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Using gsem to combine estimation results


gsem is a very flexible command that allows us to fit very sophisticated models. However, it is also useful in situations that involve simple models.

For example, when we want to compare parameters among two or more models, we usually use suest, which combines the estimation results under one parameter vector and creates a simultaneous covariance matrix of the robust type. This covariance estimate is described in the Methods and formulas of [R] suest as the robust variance from a “stacked model”. Actually, gsem can estimate these kinds of “stacked models”, even if the estimation samples are not the same and eventually overlap. By using the option vce(robust), we can replicate the results from suest if the models are available for gsem. In addition, gsem allows us to combine results from some estimation commands that are not supported by suest, like models including random effects.

 

Example: Comparing parameters from two models

 

Let’s consider the childweight dataset, described in [ME] mixed. Consider the following models, where weights of boys and girls are modeled using the age and the age-squared:

. webuse childweight, clear
(Weight data on Asian children)

. regress  weight age c.age#c.age if girl == 0, noheader
------------------------------------------------------------------------------
      weight |      Coef.   Std. Err.      t    P>|t|     [95% Conf. Interval]
-------------+----------------------------------------------------------------
         age |   7.985022   .6343855    12.59   0.000     6.725942    9.244101
             |
 c.age#c.age |   -1.74346   .2374504    -7.34   0.000    -2.214733   -1.272187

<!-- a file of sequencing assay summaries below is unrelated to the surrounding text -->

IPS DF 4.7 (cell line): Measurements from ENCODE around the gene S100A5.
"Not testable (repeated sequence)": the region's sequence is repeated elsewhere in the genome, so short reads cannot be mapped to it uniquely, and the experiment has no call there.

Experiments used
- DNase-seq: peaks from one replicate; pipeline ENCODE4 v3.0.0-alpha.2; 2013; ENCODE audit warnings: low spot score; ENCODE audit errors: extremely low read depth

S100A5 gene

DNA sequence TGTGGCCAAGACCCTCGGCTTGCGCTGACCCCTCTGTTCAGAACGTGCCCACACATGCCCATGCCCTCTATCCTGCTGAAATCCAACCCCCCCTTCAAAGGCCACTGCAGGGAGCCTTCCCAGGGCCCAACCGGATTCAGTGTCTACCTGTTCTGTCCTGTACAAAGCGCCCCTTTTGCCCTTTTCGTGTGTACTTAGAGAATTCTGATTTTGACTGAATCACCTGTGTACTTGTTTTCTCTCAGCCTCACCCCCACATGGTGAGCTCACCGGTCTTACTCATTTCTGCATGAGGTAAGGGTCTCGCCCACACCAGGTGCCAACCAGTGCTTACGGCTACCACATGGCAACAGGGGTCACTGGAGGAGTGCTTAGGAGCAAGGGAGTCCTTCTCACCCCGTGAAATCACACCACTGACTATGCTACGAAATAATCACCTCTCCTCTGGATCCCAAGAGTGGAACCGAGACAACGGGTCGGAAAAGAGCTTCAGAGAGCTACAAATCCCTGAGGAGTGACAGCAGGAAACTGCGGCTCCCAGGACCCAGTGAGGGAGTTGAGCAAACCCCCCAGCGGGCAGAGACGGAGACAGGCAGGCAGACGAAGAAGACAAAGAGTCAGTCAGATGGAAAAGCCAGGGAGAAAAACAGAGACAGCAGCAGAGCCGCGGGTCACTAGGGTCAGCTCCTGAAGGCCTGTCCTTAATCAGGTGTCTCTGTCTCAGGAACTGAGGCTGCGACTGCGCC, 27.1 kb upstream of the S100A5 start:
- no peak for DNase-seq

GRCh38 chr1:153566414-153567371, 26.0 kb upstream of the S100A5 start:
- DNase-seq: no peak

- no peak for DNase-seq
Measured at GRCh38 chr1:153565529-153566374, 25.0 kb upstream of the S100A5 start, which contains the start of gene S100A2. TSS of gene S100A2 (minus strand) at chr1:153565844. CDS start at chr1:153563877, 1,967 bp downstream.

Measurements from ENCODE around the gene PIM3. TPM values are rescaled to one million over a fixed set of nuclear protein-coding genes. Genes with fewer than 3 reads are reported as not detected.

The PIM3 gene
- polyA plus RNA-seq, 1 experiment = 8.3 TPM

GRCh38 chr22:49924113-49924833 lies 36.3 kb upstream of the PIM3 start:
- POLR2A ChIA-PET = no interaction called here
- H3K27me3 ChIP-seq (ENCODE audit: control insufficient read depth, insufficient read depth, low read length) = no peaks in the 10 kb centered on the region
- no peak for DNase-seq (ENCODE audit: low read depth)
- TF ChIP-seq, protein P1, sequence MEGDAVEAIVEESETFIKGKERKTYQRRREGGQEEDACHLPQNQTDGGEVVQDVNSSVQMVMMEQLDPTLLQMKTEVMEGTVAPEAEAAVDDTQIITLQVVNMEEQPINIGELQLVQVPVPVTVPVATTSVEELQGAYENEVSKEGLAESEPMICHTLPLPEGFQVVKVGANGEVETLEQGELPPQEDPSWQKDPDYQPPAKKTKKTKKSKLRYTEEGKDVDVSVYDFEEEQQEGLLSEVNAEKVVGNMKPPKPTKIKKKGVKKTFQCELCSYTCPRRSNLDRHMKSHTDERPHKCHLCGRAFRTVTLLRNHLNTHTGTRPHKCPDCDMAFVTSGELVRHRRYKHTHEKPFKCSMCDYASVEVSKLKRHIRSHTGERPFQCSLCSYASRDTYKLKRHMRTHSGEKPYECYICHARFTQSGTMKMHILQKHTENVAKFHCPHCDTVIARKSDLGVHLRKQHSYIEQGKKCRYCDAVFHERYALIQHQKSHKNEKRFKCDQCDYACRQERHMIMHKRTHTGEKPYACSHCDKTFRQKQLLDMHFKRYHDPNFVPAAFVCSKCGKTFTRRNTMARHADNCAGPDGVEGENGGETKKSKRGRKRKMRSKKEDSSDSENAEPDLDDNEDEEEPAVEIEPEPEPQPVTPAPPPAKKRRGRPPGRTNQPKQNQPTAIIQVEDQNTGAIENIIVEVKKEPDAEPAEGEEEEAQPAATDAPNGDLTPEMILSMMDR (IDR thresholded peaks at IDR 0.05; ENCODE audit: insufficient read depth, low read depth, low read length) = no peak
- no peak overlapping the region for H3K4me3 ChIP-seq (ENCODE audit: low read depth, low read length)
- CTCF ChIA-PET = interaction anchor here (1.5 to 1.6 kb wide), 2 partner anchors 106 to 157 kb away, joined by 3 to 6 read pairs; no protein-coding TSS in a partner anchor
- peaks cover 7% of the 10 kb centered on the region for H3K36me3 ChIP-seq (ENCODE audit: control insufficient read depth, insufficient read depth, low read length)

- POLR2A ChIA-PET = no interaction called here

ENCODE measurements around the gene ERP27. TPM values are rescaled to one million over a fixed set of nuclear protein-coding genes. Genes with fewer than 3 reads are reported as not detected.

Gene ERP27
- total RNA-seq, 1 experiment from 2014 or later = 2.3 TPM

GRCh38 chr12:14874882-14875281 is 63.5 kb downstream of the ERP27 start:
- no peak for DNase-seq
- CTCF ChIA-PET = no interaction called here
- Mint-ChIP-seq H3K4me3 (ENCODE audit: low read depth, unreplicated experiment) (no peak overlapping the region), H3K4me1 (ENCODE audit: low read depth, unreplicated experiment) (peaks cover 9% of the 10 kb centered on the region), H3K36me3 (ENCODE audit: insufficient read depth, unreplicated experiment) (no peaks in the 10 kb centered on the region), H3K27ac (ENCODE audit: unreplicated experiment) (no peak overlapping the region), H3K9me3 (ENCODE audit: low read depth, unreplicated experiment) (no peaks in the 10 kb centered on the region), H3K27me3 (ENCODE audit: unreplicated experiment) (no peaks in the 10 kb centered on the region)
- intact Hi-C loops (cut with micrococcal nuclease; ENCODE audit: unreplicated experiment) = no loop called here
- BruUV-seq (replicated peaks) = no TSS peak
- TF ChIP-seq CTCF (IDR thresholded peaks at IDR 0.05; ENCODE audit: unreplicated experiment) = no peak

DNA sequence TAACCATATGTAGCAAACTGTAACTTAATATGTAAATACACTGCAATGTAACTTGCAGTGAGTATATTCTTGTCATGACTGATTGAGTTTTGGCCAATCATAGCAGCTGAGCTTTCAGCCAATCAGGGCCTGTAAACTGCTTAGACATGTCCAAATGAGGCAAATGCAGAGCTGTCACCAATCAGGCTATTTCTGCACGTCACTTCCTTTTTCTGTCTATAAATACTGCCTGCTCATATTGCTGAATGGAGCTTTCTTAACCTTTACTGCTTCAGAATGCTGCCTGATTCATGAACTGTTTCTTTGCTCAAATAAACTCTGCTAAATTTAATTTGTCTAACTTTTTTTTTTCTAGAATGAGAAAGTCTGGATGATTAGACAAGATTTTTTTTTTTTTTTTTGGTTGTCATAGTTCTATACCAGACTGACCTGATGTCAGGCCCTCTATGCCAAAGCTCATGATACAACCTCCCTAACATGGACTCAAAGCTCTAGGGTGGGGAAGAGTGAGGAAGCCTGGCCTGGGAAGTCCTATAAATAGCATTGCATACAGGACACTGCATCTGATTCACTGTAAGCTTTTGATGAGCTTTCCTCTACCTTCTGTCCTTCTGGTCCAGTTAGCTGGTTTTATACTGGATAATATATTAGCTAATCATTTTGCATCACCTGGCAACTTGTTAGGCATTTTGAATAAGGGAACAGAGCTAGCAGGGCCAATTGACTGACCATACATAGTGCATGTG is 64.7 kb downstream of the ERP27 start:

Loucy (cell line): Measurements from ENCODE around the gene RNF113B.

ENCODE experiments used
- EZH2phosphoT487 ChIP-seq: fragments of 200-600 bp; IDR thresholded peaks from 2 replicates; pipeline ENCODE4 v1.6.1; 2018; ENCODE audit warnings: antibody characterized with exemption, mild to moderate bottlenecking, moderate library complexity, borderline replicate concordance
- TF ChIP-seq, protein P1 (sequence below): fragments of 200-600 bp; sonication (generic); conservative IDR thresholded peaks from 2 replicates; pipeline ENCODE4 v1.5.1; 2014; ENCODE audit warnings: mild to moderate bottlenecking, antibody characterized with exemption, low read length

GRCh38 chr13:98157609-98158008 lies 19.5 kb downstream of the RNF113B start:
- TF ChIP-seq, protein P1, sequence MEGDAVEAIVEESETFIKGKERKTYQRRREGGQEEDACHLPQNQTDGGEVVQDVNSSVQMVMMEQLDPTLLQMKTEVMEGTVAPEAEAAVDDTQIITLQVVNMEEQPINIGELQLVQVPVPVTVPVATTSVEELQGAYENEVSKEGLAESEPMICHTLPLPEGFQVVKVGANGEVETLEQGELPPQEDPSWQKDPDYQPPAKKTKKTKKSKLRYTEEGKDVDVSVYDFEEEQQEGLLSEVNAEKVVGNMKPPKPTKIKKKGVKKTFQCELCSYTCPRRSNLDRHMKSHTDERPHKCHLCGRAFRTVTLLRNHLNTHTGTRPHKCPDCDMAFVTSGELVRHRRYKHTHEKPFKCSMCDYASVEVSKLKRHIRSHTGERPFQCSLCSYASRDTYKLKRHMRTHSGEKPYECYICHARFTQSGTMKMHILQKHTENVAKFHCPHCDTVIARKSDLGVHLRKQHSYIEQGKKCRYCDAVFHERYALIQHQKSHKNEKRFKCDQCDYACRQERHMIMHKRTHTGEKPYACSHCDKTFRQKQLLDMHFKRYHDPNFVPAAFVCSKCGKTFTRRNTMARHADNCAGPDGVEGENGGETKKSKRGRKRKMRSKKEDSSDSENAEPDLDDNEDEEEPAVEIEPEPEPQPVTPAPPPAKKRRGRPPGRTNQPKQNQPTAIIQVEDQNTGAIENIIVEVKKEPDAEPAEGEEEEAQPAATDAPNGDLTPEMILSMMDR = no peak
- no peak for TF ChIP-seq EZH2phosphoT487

|
       _cons |   3.684363   .3217223    11.45   0.000     3.045833    4.322893
------------------------------------------------------------------------------

. regress  weight age c.age#c.age if girl == 1, noheader
------------------------------------------------------------------------------
      weight |      Coef.   Std. Err.      t    P>|t|     [95% Conf. Interval]
-------------+----------------------------------------------------------------
         age |   7.008066   .5164687    13.57   0.000     5.982746    8.033386
             |
 c.age#c.age |  -1.450582   .1930318    -7.51   0.000    -1.833798   -1.067365
             |
       _cons |   3.480933   .2616616    13.30   0.000     2.961469    4.000397
------------------------------------------------------------------------------

To test whether birthweights are the same for the two groups, we need to test whether the intercepts in the two regressions are the same. Using suest, we would proceed as follows:

. quietly regress weight age c.age#c.age if girl == 0, noheader

. estimates store boys

. quietly regress weight age c.age#c.age if girl == 1, noheader

. estimates store girls

. suest boys girls

Simultaneous results for boys, girls